The EPA has restored 82 hectares of Yorkshire habitat

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As part of the Sheffield Lakeland Landscape project, a leaky dam

The initiative, which includes more than 40 projects, has also enabled the planting of 53,000 trees and the renovation of 15 kilometers of shoreline.

Projects to protect the environment, build the resilience of river systems to climate change and increase wildlife include removing barriers to fish migration, restoring habitat, taking steps to improve water quality and natural flood management.

The Environment Agency oversees and implements Yorkshire’s environmental program, primarily in conjunction with government-backed Catchment Partnerships which bring together local governments, wildlife trusts and other organizations to improve the environment.

This year’s £5m scheme has engaged over 100 partners, who have provided over £2.1m in funding for the initiatives.

The Upper Aire Habitat and Land Management Project, which included landowner engagement, restored habitat and water quality to over 350 km2.

Five possible weir removals on the Calder River are reviewed by Connecting the Calder.

By working with landowners in the North York Moors National Park and surrounding areas, Derwent Upland Streams has been able to improve land management and promote the ecological status of eight water bodies.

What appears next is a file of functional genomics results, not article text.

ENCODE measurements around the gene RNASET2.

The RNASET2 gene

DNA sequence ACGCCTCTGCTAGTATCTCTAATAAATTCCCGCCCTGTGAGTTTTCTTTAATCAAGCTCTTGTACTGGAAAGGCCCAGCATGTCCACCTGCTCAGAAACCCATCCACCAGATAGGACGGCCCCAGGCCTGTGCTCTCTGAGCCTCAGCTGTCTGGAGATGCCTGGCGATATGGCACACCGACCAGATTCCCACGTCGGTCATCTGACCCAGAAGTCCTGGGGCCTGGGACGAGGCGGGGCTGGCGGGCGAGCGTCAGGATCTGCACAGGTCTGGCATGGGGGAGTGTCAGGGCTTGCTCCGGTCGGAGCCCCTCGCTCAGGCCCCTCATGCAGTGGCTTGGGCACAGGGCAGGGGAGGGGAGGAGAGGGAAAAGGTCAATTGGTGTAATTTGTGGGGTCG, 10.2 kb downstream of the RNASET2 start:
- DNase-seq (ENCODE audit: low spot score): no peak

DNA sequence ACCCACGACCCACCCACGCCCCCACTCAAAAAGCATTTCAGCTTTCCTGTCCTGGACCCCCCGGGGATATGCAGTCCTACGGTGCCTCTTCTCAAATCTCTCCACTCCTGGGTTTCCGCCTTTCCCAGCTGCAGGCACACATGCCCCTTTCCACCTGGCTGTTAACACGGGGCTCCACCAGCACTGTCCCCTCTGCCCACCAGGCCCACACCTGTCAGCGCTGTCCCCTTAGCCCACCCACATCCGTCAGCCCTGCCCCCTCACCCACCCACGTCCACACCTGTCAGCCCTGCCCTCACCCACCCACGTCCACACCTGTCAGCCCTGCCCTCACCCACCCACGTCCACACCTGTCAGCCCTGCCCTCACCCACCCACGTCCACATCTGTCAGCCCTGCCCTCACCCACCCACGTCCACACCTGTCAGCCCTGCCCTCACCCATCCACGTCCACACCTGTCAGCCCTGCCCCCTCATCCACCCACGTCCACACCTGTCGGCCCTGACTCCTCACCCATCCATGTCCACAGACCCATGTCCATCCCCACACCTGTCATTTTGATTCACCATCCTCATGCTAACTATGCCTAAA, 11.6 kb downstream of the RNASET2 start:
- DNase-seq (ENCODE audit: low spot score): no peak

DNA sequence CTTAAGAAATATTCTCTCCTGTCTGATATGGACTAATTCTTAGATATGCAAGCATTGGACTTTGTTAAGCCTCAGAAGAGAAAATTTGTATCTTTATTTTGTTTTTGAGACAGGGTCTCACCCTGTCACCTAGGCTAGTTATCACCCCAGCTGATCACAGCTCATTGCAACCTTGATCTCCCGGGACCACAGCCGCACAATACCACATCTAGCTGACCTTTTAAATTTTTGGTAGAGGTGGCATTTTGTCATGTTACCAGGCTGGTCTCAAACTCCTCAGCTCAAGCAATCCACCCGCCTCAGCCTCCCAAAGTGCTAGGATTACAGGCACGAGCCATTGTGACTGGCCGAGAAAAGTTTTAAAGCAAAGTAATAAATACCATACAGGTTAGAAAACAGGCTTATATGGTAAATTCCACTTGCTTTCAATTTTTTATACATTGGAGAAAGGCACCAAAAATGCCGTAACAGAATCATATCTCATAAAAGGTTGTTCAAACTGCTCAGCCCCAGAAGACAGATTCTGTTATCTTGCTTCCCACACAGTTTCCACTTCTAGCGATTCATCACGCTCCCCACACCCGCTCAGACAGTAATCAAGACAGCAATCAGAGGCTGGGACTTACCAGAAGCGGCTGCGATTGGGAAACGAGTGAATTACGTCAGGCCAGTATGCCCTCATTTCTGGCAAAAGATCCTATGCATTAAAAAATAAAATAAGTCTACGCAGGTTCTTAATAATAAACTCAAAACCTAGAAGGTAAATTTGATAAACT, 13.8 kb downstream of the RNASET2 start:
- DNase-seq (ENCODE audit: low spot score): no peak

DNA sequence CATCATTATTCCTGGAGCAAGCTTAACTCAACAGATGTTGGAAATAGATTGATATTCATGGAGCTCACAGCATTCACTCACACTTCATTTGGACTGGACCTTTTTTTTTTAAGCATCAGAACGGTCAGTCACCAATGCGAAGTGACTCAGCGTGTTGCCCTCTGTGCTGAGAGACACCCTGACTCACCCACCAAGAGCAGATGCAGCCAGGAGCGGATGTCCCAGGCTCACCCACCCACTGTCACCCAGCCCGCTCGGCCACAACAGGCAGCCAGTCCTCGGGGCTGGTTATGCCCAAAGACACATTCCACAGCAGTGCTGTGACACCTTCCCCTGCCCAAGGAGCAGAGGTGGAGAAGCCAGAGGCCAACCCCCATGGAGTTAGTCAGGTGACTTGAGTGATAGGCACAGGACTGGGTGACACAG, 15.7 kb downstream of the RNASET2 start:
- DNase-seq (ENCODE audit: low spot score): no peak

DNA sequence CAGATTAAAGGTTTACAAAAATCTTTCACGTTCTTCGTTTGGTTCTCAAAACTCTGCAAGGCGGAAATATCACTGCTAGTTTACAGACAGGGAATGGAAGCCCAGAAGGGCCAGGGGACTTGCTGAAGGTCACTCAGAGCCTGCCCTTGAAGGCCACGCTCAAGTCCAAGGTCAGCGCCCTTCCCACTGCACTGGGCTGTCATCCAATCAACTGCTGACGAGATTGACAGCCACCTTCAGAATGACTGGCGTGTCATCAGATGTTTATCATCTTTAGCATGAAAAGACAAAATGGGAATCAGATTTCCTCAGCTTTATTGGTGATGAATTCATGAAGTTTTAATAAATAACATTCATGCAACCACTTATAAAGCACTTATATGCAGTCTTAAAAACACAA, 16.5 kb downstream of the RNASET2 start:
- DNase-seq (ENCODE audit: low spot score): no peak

The BEACH Esk initiative worked with neighborhood groups and landowners to improve salt marsh habitats and reduce marine pollution in the Esk Estuary.

Other initiatives on the Esk include an ongoing captive breeding effort for the endangered pearl mussel and an investigation into the possibility of invasive signal crayfish in the river.

To pool knowledge for the benefit of Yorkshire’s 200 miles of coastline, a new partnership called the Yorkshire Coast Catchment Partnership has been formed.

Sedimentation and water runoff from the Don and Rother catchment has been reduced and flow slowed by Sheffield Lakeland Landscape Partnership, reducing the risk of flooding further downstream.

A Site of Special Scientific Interest benefited from 1.6 km of development thanks to the de-silting of the Leven canal (SSSI).

The Rivers in Elmet initiative improved farms and planted trees and hedgerows to reduce sediment and nutrient contamination.

Victoria Slingsby, Head of Environmental Planning and Engagement for the Environment Agency of Yorkshire, said:

This year’s environmental program has once again resulted in notable improvements across the country, including natural flood control strategies, increased fish migration and water quality treatments.

The scale of delivery and achievement demonstrates our commitment, along with those of our partners in Yorkshire, to managing the environmental benefits for people and animals.

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